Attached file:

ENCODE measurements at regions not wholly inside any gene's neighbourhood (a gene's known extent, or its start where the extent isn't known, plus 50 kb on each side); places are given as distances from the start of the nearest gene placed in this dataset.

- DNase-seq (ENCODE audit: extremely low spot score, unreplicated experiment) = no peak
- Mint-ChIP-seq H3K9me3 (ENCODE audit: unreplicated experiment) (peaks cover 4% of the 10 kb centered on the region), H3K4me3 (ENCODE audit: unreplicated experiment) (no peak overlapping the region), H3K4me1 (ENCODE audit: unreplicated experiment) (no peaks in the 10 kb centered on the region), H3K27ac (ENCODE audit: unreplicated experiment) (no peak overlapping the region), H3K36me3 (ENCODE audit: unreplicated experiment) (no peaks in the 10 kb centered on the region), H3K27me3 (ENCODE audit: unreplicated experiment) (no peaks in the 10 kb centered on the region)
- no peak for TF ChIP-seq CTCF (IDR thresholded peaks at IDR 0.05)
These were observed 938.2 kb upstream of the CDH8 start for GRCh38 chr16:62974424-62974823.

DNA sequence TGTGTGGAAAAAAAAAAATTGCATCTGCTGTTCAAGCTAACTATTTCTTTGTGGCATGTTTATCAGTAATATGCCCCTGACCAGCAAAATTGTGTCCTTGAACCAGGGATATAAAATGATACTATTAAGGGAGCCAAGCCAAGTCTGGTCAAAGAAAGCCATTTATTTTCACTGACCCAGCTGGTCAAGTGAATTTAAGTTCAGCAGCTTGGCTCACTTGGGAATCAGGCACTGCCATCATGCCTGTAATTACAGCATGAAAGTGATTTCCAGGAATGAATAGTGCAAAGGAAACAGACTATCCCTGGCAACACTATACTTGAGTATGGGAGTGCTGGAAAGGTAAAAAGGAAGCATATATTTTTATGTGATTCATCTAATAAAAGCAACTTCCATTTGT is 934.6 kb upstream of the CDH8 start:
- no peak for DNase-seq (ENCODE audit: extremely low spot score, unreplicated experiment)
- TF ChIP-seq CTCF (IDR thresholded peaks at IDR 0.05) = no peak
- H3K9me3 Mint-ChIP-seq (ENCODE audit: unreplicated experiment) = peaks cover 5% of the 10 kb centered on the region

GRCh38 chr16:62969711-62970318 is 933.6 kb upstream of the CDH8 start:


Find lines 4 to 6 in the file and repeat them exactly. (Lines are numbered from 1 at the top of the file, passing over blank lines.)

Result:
- no peak for TF ChIP-seq CTCF (IDR thresholded peaks at IDR 0.05)
These were observed 938.2 kb upstream of the CDH8 start for GRCh38 chr16:62974424-62974823.

DNA sequence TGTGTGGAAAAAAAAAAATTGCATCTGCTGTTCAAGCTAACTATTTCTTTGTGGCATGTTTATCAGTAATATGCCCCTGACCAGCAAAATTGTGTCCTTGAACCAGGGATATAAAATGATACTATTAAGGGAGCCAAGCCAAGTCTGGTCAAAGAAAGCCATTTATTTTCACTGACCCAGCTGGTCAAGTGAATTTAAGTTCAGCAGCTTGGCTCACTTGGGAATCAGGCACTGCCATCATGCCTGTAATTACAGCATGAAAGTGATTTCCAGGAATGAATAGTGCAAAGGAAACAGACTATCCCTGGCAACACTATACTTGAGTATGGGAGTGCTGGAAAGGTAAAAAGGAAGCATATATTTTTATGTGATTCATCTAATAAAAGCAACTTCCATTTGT is 934.6 kb upstream of the CDH8 start: